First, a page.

Hogestyn: I thought about it a lot when we did the exorcism scenes, and they were really, really tough scenes with the priest, and the morning that we’re on the set seriously blessing everybody because we’re messing with the big book. When [Marlena] dies, and I try to save her, and it doesn't work and she dies. You're putting yourself out there as an actor, pretend or not pretend; you're invested in your emotions in that situation. I always wondered, what is it doing to you? Your brain can’t fool what your body is involuntarily doing sometimes. Is it wreaking havoc on your body? Obviously your body is responding in a different way, even though it’s make-believe, I don’t care, you put your head there, you really dive into it. There are actors who are totally crazy to begin with, we all have a little bit of craziness in us but physically, the physiology behind it, I just wonder what kind of toll that takes.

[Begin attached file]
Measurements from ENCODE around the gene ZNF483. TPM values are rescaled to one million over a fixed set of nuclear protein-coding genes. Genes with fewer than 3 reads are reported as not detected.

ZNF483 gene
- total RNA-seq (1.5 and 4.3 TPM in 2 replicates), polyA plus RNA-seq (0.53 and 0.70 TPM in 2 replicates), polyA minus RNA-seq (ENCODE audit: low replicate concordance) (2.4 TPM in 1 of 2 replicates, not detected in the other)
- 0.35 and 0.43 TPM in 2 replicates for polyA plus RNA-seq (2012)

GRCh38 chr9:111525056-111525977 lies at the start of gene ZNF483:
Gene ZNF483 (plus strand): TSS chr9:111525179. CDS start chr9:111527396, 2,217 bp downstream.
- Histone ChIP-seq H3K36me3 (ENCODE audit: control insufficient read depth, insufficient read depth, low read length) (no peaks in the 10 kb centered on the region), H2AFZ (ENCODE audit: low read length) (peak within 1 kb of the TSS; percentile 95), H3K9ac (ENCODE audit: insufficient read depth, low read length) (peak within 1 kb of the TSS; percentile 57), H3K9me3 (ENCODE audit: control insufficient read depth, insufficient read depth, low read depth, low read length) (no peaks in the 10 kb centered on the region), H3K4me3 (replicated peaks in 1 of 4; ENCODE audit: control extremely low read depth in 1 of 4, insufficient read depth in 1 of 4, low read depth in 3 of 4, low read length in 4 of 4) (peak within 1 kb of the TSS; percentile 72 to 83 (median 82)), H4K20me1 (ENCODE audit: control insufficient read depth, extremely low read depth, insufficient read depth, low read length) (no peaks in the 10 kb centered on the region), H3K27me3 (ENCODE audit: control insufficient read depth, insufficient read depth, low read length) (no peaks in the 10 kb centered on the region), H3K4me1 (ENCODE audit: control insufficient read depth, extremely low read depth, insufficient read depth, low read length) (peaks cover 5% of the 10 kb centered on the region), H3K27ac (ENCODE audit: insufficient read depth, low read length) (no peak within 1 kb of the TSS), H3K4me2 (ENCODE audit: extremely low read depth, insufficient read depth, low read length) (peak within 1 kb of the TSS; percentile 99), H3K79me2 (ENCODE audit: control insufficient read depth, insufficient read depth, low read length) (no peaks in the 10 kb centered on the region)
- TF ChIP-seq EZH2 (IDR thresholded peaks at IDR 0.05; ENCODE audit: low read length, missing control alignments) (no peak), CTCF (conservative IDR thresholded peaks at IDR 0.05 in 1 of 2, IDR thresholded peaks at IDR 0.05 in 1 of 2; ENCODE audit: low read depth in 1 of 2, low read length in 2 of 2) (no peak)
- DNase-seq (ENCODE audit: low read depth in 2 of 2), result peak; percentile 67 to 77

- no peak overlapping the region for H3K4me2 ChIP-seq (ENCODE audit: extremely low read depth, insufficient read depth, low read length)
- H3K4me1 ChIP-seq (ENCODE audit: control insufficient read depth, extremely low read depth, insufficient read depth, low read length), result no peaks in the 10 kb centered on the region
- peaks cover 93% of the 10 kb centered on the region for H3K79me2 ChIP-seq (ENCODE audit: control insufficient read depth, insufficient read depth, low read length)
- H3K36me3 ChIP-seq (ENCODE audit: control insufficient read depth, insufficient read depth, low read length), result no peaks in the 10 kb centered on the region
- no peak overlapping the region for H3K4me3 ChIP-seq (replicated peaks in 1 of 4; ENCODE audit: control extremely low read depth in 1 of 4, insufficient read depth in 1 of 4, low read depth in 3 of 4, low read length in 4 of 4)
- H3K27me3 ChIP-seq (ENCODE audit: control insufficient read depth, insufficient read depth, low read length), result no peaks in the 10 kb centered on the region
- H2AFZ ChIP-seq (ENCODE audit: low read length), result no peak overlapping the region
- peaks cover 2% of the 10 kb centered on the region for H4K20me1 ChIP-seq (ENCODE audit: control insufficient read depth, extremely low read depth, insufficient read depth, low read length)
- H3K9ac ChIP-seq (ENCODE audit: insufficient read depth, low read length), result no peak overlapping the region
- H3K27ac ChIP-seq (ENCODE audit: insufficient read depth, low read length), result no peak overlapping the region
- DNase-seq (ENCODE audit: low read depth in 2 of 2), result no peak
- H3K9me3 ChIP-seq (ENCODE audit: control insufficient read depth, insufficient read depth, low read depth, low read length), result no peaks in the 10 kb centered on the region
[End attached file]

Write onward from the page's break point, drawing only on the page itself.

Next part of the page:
Deidre, I don’t know how you let go of that. What was your experience with that, the exorcism? Did you have trouble letting go of that darkness?
Hall: No. We prayed before our scenes and we were all very respectful of heading into some dark areas. And then it was just -- I got to be mean! I never got to be mean before.
Hogestyn: The synthesized voice, the eyes.
Mansi: It’s what everyone mentions when I say I’m on "Days."
That changed the direction of the show, from that moment on…
Hall: It did.
Hogestyn: ["Days"' late former head writer] Jim Reilly, he really hit a nerve and then -- bam! Those numbers went through the ceiling.
Mansi: I have to find that, I really want to see it.
It’s really scary.
Hall: It’s a whole arc. We knew there were terrible things going on in Salem and Christmas trees were bursting into flames, just awful things. And everybody’s in church, it’s midnight, and you don’t know what’s going on and I’ve gone to bed because I’m not well and as the choir sings at midnight -- boom. It cuts to me and I come up off the bed. Yeeaaah. And you go, oh my God, it’s her! It was fabulous, it was so wonderfully written.